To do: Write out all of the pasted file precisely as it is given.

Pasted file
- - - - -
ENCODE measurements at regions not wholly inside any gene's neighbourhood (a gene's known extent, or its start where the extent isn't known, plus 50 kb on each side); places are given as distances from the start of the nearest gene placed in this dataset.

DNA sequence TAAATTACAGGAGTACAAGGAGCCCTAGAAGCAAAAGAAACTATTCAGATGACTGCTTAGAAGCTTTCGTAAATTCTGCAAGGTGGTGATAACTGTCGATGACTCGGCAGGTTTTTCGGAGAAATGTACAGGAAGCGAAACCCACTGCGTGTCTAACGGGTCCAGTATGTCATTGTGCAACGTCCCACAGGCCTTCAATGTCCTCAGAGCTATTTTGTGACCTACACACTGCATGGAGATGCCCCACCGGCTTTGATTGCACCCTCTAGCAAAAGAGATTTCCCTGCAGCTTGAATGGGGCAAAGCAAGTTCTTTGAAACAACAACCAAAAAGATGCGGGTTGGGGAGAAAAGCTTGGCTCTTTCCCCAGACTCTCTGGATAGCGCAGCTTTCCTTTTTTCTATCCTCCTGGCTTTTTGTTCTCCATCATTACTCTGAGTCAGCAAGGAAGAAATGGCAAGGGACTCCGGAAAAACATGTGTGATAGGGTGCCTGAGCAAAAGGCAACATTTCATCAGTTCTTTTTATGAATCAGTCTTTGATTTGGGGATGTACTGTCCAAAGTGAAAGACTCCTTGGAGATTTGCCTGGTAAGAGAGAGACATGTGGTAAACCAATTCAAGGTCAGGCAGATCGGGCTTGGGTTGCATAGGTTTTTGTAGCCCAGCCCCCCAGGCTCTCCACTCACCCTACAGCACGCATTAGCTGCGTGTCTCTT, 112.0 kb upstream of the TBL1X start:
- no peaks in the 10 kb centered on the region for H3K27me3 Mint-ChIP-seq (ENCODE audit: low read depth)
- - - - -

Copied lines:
ENCODE measurements at regions not wholly inside any gene's neighbourhood (a gene's known extent, or its start where the extent isn't known, plus 50 kb on each side); places are given as distances from the start of the nearest gene placed in this dataset.

DNA sequence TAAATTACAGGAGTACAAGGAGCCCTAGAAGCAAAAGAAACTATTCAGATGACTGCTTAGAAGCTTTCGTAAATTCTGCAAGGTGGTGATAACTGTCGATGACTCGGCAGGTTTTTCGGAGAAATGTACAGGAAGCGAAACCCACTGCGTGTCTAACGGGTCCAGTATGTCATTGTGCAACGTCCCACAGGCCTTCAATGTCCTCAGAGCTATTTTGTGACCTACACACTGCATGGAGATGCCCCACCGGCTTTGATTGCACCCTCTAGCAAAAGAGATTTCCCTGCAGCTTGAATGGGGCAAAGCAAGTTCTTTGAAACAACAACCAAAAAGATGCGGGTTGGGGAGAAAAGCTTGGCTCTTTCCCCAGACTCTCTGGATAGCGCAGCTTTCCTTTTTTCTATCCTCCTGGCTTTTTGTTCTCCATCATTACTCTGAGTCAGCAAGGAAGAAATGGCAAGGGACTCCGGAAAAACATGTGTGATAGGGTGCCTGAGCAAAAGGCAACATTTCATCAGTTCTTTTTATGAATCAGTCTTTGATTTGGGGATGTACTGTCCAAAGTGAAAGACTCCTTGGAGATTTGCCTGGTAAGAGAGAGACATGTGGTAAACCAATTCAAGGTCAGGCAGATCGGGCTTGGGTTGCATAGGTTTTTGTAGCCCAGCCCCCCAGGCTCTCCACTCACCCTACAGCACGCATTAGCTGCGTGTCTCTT, 112.0 kb upstream of the TBL1X start:
- no peaks in the 10 kb centered on the region for H3K27me3 Mint-ChIP-seq (ENCODE audit: low read depth)